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June 29, 2022
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How to be financially responsible when renting a home

According to the results of a survey published in June 2017, by 2021, almost a quarter of all UK households will rent their homes. Almost 5.8 million households are expected to privately rent, in fact, which is a direct result of rapidly increasing home prices as well as low wage levels which make it impossible to afford to buy a property.

With money being one of the biggest factors when renting, it makes it all the more important to be financially responsible when doing so. Your income is already being stretched to its limit and you don’t want to make that harder on yourself.

Do you need all that space?

When you’re looking at a place to rent, the size of the property is one of the factors that often trips people up. Homes with more rooms cost more but offer more freedom as you could, for example, turn a second bedroom into a guest room.

But you should ask whether you need all of that space right now. If you don’t have any baby-making plans or big family events on the horizon, then the chances are that room is going to be used for junk storage. It would make more sense to go for a smaller property or even think about getting a roommate.

Consider renters insurance

You’re probably quite familiar with home insurance, for those who own their property, but what about renters insurance? It’s something that many renters forget about but it can be quite useful. In the event that plumbing problems destroy all of your furniture, a vandal smashes all of your windows, or a thief takes off with your TV, then you’re covered.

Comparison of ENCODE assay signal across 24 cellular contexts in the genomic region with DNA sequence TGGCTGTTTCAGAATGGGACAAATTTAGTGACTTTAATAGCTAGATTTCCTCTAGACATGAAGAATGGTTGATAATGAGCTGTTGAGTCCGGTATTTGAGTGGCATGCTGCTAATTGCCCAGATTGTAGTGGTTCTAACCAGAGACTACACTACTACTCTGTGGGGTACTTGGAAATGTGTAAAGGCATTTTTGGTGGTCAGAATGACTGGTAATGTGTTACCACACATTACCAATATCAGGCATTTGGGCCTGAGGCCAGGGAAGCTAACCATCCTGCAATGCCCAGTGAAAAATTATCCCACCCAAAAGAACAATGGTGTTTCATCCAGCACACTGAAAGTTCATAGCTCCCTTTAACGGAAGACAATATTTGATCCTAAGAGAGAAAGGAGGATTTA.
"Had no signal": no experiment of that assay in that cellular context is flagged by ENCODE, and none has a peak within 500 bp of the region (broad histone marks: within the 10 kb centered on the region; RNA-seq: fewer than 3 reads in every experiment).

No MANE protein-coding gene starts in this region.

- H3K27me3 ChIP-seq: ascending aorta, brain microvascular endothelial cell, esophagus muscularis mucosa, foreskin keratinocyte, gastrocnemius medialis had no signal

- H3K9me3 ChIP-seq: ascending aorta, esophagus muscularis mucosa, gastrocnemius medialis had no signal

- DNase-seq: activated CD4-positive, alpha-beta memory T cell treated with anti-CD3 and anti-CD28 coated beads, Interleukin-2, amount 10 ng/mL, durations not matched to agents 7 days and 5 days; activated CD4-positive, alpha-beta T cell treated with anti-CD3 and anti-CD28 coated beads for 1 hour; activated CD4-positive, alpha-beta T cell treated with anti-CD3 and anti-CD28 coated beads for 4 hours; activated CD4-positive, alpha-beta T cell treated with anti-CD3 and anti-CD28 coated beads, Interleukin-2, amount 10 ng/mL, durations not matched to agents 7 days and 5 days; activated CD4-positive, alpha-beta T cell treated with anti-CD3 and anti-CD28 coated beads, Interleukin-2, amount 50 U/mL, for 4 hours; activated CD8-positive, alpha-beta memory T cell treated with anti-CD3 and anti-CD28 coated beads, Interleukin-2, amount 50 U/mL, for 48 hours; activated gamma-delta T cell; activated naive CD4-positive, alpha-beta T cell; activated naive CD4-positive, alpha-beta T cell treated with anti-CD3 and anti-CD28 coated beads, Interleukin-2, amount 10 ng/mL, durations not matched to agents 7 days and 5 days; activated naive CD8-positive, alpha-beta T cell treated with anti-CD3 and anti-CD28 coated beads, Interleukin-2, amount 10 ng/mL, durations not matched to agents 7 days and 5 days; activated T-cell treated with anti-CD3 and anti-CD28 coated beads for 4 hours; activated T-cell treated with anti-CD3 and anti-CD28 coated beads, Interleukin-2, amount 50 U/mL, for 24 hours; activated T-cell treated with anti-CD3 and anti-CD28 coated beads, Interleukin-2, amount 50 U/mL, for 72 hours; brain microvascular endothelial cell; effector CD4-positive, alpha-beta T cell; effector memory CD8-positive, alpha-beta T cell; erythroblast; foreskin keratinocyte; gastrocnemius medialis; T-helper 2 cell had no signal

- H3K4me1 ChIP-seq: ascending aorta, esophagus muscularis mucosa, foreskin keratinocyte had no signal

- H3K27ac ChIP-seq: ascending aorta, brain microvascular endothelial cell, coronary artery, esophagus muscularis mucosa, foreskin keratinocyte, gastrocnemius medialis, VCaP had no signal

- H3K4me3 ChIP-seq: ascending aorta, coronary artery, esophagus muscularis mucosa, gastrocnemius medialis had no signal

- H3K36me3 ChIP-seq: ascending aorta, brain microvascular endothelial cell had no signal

What renters insurance doesn’t cover, though, are things like earthquakes and sinkholes, if your actual car is stolen (as opposed to the property left inside it), or if your house is infested with rodents. But it can still be a total money-saver in the long-run and, if disaster strikes, you’ll be glad that renters insurance has your back.

Take note of any faults

Before you move in, you’ll also want to take note of any faults with the property. Common problems – and thus common questions to answer – about a property include whether all of the light switches work, whether windows and doors open and close easily, whether there any cracks in the walls, and when the fuse box was last checked.

While these seem like really nitpicky things to consider, these are also issues that would require the hiring of a workperson to fix, or could even lead to damage of your belongings. Even if you aren’t too bothered about these problems, you could still use them to your advantage, negotiating with the landlord to knock money off of the rent.

Hopefully, these tips allow you to save a bit of money when renting a property. You may be renting for money-saving purposes, but that doesn’t mean that everything should be such a financial squeeze.

How to be financially responsible when renting a home
How to be financially responsible when renting a home

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